Victor and Tessie Brill, of Hastings Point, will each be recognised with an Order of Australia Medal.
Victor and Tessie Brill, of Hastings Point, will each be recognised with an Order of Australia Medal. John Gass Tweoztwo

Hastings Point medal winners joined in love and goodwill

VICTOR and Tessie Brill, of Hastings Point, have spent their lives helping others, from aiding Aboriginal communities through to caring for the dunes at their nearby beach.

"We don't look for rewards," the couple said.

"But we are humbled by the recognition."

Mrs Brill said the pair had lived very full lives.

"Our lives have been very busy and very interesting," she said.

Victor, 92, fought in the Second World War as a bomber pilot, something he is not proud of.

He's more proud of his work as a teacher and with the trade union movement, where he enjoyed a close friendship with trade union icon Jack Mundy.

A simple philosophy has governed his actions through life.

"A wise man once told me that I must always tell the truth," he recalled.

"I heeded that advice and it's done well by me."

Both he and Tessie, 90, have been heavily involved in Aboriginal affairs.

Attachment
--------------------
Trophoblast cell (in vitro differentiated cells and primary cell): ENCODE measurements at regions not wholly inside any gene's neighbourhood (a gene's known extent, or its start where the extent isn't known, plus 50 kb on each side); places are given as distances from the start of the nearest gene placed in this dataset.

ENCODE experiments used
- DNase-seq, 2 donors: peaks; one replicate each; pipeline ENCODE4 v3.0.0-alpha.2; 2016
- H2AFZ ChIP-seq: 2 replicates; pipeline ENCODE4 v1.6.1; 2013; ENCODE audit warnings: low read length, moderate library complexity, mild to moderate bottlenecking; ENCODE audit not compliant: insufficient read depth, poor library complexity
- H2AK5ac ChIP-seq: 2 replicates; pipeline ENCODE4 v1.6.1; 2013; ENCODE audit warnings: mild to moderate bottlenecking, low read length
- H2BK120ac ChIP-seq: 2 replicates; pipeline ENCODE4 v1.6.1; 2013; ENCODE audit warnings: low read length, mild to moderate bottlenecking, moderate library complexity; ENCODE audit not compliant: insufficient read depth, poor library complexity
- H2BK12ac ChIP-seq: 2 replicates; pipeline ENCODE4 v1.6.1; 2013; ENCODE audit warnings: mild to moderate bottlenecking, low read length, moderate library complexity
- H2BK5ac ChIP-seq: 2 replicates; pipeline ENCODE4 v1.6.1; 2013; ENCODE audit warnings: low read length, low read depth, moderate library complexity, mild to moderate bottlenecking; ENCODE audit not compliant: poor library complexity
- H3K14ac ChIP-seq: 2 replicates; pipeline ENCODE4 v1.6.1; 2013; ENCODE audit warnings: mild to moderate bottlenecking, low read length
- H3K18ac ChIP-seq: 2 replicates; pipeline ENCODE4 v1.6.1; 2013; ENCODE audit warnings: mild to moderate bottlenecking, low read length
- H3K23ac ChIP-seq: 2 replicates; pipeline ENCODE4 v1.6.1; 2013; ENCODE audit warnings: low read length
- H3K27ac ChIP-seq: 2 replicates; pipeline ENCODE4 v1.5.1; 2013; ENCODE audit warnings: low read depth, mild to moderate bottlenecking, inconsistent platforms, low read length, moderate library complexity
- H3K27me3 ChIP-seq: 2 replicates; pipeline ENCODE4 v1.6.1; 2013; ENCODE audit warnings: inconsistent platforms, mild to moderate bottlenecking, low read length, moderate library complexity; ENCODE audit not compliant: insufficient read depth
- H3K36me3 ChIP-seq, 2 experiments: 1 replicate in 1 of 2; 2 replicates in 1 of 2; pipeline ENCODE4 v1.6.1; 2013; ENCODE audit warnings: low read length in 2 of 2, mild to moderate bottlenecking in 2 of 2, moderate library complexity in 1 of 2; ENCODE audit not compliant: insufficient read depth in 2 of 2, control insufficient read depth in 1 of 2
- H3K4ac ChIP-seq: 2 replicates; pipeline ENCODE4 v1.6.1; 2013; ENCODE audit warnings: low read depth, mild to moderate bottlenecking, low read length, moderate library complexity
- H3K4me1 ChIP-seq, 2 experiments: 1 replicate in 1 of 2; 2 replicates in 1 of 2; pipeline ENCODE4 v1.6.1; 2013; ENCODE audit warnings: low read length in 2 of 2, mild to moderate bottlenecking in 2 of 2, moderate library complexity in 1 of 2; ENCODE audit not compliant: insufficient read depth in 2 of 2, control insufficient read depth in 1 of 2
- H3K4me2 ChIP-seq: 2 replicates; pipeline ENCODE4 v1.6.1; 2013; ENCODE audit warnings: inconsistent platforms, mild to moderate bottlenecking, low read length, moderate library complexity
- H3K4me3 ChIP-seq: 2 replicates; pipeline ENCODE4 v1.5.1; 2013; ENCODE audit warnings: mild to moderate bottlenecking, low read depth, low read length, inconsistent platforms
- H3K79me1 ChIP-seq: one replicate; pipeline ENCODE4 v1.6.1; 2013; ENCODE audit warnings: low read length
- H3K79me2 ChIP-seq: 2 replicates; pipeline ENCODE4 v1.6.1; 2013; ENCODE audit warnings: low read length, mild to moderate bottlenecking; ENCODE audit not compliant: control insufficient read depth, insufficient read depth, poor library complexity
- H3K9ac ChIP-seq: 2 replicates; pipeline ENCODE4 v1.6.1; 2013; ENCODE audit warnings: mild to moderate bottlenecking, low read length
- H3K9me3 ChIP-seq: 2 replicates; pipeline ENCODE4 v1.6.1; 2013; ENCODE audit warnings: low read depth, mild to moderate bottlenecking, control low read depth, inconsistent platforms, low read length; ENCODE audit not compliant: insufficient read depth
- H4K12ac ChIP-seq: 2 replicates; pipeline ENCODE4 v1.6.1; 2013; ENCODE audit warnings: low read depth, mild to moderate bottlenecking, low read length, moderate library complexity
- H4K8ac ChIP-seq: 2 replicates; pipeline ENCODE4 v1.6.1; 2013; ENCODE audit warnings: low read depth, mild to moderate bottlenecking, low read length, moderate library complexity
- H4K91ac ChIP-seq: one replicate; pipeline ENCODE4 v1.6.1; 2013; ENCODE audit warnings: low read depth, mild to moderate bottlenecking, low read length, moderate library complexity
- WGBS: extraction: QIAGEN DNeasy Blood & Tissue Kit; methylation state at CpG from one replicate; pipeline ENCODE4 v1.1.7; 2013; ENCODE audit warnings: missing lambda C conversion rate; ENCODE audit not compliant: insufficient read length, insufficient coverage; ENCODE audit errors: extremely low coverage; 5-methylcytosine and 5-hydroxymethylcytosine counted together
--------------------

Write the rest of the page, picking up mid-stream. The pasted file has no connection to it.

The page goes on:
"I taught at an Aboriginal school at Cubawee for three years," he said.

"It was the most rewarding time of my life.

"It was the best class I ever taught.

"Five of the kids went to university, yet they couldn't speak fluent English when I first met them.

"I would have liked to have taught them their native tongue, but it wasn't possible in those days."

Tessie worked with the Aboriginal community to give them a voice.

She first became involved in 1957.

"It was all new to me and I had never even met an Aboriginal person before," she said.

"I was shocked to see how they lived in these settlements outside town.

"They were so poor and had no say in their futures. I did what I could to get them involved in the community and the decision-making processes that affected them. I taught them, but they also taught me.

"I was deeply saddened when I first realised their children could be taken from them and there was nothing they could do. They had no rights."

Tessie is a staunch feminist.

"I think I was a feminist before the term was coined," she said with a laughd.

"What else can a woman be?

"Otherwise you are denying who you are."

The couple founded Dunecare at Hastings Point and the group now has 10 members.

They said they had always supported each other. Their motto is:

"I am yours and you are mine in love. You are you and I am I in thought. Independents, we share our lives together."

They each will receive the Order of Australia Medal later this year for their work in the community.

COMING UP: We're profiling the Tweed's Australia Day award and medal winners. Read about Tweed citizen of the year Kevin Cheetham next week.



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